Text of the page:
Luo has always been an upfront guy. His wife, Chen Qingyang, complains, “Whatever he knows, he just says it—low EQ.” When Luo got home that night, he asked his wife, “Did Yiyi have her hair in a braid today?” He felt something was wrong. “Yes,” his wife replied. Luo told her what he saw, pointing out that Yiyi’s hair was loose. Chen shook her hands, dismissing his suspicions. “No way. Mr. Wu is such an introvert. And he’s so old, too.”
Chen remembers Yiyi as “really good-looking. Her teeth weren’t straight, but it was very cute.” Yiyi used to come to their home to get help on physics from Luo. She would hop down the stairs, stick her head in the door, and ask, “Is Teacher Luo home?” She spoke bashfully but cheerfully. Later, some time after the incident, Chen saw Yiyi on a public bus, sitting next to the window in the back row. Yiyi had her head resting in her hand, her hair covering both sides of her face. “She was like a completely different person.”
Chen couldn’t understand how Yiyi suddenly became so ill. “Depression’s something that develops over a long time,” she thought. “How could she get sick just like that?” Recently, when she heard Yiyi’s diagnosis, she was dumbfounded. “So it really was that incident?”
Wenjun tried getting in touch with Luo to learn what he knew about what happened, but was told not to pursue him. The Luo family was going through enough trouble over the incident, someone familiar with the situation told Wenjun. Thinking back, Chen wasn’t willing to talk much about it, either. She just shakes her head. “Don’t even bring up how difficult those two years were for us.” Eventually, Wenjun had to give up on them. He understood the situation Luo was in, and he never blamed Luo for having Yiyi go rest in the teacher’s break room. He even thanked him for looking out for his daughter.
But key information for the case didn’t break for a long time, and Wenjun fell into isolation and helplessness. The reality of the situation pressed on, step by step. His son’s fourth grade essay, “Elder Sister, I Love You,” was submitted as evidence in court.
“Because Sister was under a lot of pressure in her second year of high school, she couldn’t take it, and she became very sick in the last half of the school year. Exactly what illness she had, I’m not sure. From then on, her temper became really bad,” the essay reads. “Sometimes she got so sick the doctors didn’t even know what to do. I was really worried. What could I do? I felt really hurt because you got sick. I was sad because you were going through a lot of pain.”
Brother and sister were seven years apart, but they had been close. Wenjun used to bring them candy from Shanghai, giving half of the haul to each of them. His son would quickly eat his. Yiyi would tease him: “Call me ‘Elder Sister,’ and I’ll give you my candy.” His son would end up eating it all. When they were out shopping and he got tired, she let him sit on her feet and lean back on her legs to rest.
Wenjun knew Yiyi was still working hard at her studies during winter break of that year. There’s no way she was that sick then—his son must have mixed up the time. But the appeals court did not admit this opinion to the court. The official criminal ruling stated that although the brother was a minor, his essay constituted a clear and objective narration of the facts and his feelings regarding the matter. Therefore, they “could not rule out that the individual, surnamed Li, had not already been suffering from depression or had been in a depressive state before the incident.”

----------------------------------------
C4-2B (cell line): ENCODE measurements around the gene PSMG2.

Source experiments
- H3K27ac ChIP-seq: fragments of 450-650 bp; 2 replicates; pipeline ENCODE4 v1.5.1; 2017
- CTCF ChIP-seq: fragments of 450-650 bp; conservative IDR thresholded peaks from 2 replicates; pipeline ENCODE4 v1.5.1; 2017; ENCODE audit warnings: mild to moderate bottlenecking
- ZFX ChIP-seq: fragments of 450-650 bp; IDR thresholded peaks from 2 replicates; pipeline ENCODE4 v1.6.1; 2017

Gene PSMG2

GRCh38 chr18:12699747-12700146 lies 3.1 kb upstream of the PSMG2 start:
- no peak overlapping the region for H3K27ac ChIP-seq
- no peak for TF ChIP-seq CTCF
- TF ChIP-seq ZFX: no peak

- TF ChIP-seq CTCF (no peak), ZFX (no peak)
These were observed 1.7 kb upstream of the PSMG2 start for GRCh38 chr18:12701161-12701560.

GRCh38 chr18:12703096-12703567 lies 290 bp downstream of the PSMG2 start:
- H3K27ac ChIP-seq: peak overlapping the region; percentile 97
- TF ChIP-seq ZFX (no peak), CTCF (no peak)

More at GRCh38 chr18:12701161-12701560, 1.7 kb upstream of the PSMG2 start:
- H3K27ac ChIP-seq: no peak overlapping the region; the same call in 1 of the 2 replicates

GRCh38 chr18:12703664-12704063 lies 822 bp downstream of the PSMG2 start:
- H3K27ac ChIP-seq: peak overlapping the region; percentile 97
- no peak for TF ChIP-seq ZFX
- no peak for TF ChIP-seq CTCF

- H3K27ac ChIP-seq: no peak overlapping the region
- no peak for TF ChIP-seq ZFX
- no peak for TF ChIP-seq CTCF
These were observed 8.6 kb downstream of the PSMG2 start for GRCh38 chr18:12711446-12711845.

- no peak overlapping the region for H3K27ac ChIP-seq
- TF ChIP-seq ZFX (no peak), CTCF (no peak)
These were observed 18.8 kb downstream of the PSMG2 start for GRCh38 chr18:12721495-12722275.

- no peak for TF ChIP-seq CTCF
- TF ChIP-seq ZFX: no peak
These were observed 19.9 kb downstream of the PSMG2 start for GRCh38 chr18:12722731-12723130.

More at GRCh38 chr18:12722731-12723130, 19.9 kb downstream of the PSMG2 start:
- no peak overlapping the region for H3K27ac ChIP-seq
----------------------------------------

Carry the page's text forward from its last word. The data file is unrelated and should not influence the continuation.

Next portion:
“Although Wu Yonghou’s obscene behavior towards Li contributed causal force,” the ruling concluded, “it was not the only reason for her suicide.”
Furious, Wenjun kept shouting the last line of the ruling. “Contributed causal force—what’s that supposed to mean?”
To him, this meant there were other reasons his daughter became ill, like her family situation. People commenting online said she was affected by her parents’ divorce. But Wenjun thinks there isn’t much of a connection. He and his wife rarely fought in front of the kids. When Yiyi learned her parents were divorcing, she said: These are adult matters. I respect your choices.
Wenjun still hasn’t told his son about Wu’s role. But he’s growing older by the day, and wants to know the truth. “I’m definitely not going to let him think that his sister’s illness was because of me, as a father.”
He continued to appeal.
Good Dreams Don’t Last
Yiyi’s ashes were scattered on the hillside, blown away by the wind. According to local custom, unmarried girls who pass away cannot have headstones. Wenjun was also worried her remains might be stolen for a ghost marriage. For everyone else who had been caught in the vortex of this saga, life returned to normal.
Later on, Wenjun ran into two of Yiyi’s classmates. The winter of the year his daughter passed away, a classmate came to visit Wenjun with her parents. He really wanted to talk with her for longer that day, but with her parents around, it wasn’t so easy. Another time, a girl came up to him at the mall, calling him “uncle.” He recognized her: she used to come over to cook and do homework with his daughter. He really looked forward to encountering Yiyi’s classmates, but it was always so hurried when he did. There was so much he wanted to say, but he always held back.
Zhu Yonghai, the principal of Qingyang No. 6, was promoted and named the new principal of Qingyang No. 1 Secondary School, a key school in the city. Mr. Luo is still teaching physics at Qingyang No. 6. According to Chen Qingyang, her husband once ran into Wu Yonghou after he was released from prison. “He was walking down the street. He looked really dejected.” Wu even said hello to Luo. “Be careful on the road, especially at night,” Wu told him.